By Jessamyn Rains
"But let all who take refuge in you rejoice; Let them ever sing for joy And spread your protection over them, That those who love your name may exult in you." (Psalm 5:11)
Shelter is a basic human need. We are weak, frail beings who need protection from the sun, wind, rain, and snow, as well as from wild animals, criminals, thieves, and others who would seek to harm us.
To find refuge is to find shelter or protection of some kind from hardship or distress; refuge is a place of safety from imminent danger. When someone finds refuge, she finds relief and respite–peace–from some difficulty that has been plaguing or stalking her.
It is interesting that the Psalmist says “let all who take refuge in you rejoice” –rather than “let all who take refuge in you breathe a sigh of relief.”
In his poem “On Joy and Sorrow,” Kahlil Gibran describes the relationship between joy and sorrow as, put simply, two sides of the same coin. The things we grieve over are the things that once gave us joy; the things that give us joy are often the things we desired at one time and, perhaps, suffered for the lack of them.
In the same poem, Gibran claims that “the deeper that sorrow carves into your being, the more joy you can contain.” Scripture describes a similar relationship between joy and sorrow: “Those who sow in tears shall reap in joy”(Psalm 125:6) and “weeping may last for a night, but joy comes in the morning” (Psalm 30:5).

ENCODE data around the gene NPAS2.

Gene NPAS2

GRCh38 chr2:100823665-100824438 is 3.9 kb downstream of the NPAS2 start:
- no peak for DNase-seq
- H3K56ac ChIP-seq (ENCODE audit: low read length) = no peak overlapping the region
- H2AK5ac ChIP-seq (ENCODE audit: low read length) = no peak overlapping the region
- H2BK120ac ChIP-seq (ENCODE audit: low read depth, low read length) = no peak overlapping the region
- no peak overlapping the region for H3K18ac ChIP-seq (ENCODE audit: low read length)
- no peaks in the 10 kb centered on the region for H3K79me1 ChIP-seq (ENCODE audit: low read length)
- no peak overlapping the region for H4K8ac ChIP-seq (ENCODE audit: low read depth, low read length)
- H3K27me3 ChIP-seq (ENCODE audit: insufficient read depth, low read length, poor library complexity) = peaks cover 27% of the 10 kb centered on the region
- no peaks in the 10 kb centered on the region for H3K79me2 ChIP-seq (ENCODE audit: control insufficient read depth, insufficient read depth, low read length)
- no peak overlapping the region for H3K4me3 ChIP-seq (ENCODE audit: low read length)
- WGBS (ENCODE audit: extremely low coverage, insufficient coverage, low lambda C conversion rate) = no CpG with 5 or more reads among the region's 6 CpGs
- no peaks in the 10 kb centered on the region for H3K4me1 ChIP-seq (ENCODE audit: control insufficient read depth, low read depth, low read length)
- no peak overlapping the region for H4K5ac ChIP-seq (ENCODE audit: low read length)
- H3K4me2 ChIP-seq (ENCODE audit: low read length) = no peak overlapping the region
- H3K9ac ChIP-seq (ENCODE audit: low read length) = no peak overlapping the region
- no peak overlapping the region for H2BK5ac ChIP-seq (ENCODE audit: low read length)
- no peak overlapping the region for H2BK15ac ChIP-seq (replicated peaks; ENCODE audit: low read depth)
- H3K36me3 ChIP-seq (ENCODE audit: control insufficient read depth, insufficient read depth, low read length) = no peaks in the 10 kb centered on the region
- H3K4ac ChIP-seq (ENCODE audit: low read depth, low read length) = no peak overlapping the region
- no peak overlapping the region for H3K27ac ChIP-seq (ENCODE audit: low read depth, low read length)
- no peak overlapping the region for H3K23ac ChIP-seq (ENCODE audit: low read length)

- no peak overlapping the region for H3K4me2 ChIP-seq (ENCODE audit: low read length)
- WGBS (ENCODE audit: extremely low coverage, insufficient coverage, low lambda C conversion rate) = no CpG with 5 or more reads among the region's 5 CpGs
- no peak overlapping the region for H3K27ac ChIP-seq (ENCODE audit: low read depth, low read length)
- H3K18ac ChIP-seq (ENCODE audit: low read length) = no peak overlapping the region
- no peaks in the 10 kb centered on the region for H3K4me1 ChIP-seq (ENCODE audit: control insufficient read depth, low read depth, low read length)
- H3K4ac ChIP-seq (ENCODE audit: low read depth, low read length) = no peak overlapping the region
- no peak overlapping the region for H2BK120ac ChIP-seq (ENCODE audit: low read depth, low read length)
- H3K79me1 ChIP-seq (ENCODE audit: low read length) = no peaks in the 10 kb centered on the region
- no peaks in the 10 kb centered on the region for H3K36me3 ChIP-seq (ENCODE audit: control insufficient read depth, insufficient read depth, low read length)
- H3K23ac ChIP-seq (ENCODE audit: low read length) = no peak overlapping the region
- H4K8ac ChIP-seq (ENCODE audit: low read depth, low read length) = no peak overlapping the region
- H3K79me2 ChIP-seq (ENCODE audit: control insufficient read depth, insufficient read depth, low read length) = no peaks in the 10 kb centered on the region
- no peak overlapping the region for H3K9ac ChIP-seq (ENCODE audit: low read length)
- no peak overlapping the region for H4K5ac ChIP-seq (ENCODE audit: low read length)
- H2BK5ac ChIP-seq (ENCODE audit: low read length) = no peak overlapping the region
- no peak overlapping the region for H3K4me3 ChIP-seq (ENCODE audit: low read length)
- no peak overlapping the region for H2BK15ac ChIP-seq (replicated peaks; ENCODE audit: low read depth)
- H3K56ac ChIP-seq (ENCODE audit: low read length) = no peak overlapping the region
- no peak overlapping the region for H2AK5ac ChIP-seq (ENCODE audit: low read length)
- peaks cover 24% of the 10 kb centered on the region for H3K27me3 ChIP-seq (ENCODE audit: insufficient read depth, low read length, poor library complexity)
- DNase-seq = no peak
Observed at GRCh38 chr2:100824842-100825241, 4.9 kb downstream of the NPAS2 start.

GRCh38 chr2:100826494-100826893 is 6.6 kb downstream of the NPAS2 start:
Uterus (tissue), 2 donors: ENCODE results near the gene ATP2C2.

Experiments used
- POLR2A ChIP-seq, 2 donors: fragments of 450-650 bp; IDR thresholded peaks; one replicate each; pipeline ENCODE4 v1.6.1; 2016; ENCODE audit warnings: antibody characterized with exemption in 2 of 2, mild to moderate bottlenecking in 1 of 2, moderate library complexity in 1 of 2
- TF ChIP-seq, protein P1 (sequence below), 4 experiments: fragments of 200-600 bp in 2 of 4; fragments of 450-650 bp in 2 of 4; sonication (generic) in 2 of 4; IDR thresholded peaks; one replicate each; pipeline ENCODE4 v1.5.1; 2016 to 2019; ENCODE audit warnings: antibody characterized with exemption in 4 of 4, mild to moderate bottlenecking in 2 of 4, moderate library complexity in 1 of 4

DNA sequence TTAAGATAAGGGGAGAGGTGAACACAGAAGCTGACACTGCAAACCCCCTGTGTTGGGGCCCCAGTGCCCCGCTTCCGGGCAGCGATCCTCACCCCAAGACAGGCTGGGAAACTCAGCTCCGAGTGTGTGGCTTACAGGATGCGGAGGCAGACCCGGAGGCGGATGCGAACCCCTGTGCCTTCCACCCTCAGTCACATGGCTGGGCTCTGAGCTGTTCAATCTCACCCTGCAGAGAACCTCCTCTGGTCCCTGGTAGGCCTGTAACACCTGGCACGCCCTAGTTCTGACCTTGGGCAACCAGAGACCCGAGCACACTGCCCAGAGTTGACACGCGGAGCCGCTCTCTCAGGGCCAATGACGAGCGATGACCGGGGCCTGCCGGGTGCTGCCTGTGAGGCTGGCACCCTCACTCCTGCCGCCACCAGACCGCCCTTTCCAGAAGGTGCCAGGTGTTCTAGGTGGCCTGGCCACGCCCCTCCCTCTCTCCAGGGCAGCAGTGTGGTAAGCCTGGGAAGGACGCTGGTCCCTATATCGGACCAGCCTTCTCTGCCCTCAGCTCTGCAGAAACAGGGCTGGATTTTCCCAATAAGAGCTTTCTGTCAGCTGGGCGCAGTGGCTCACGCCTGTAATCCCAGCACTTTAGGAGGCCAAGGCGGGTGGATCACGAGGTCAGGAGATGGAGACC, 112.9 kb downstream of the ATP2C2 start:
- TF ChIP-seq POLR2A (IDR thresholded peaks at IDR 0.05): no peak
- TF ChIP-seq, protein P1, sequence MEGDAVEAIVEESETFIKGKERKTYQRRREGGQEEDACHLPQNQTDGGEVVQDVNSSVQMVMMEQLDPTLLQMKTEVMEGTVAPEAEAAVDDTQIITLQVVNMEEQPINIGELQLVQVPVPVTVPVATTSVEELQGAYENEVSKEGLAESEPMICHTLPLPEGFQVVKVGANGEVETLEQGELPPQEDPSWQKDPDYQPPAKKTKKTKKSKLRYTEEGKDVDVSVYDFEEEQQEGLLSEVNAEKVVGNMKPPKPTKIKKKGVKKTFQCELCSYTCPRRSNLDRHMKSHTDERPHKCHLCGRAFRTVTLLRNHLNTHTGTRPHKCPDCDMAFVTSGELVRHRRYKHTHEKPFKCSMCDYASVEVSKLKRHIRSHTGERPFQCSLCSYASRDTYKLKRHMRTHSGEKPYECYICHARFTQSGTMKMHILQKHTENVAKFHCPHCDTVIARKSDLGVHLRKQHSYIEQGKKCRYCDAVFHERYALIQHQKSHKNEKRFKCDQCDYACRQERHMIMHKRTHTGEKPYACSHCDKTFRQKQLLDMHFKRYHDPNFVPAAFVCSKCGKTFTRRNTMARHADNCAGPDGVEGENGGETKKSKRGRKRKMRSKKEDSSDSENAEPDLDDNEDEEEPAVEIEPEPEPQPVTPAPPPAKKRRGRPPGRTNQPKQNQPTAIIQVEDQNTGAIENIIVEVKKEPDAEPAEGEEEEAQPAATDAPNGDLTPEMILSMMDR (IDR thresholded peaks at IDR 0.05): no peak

If we examine the flip side of our joys, what sorrows might we find? For instance, on the other side of the joy I feel at having a house full of children is a memory of emptiness: a memory of being a young widow, childless, living alone. Would I be as joyful about my family if I had never experienced such loss and loneliness?
What sorrow do we find on the other side of this exhortation in the Psalms, that we who take refuge in God should rejoice?
We find the sorrow of being unprotected, unsafe, and vulnerable to both spiritual and temporal attacks. We find the sorrow of our own smallness and defenselessness, our inability to, with our own efforts, bring about our salvation and deliverance from that which would, given the chance, utterly destroy us.
When we are aware of the myriad dangers we have been saved from, we will rejoice in the ultimate, absolute safety of God as our refuge.
Similarly, those who rejoice in Christ’s coming to the earth do so because they are aware of the sorrow that lay on the other side of this joy: the tragic fall of mankind; the intractable sinfulness of the human heart; the failure of even the best of us to live according to God’s standards; the grim reality that, without the intervention of a Savior, we all merit eternal punishment, and there is nothing we can do about it.
But Christ is more than enough to fill the sorrowful cavern that sin has carved into our being.
The Christ who came to save us also keeps us; He is our refuge, and no one can snatch us from His hand (John 10: 28). Our safety and security in Him is complete; there are no leaky roofs or broken windows in His house. The thief who comes to steal, kill, and destroy has no access to our souls when we take refuge in Him.
When we understand this, our hearts overflow with joy.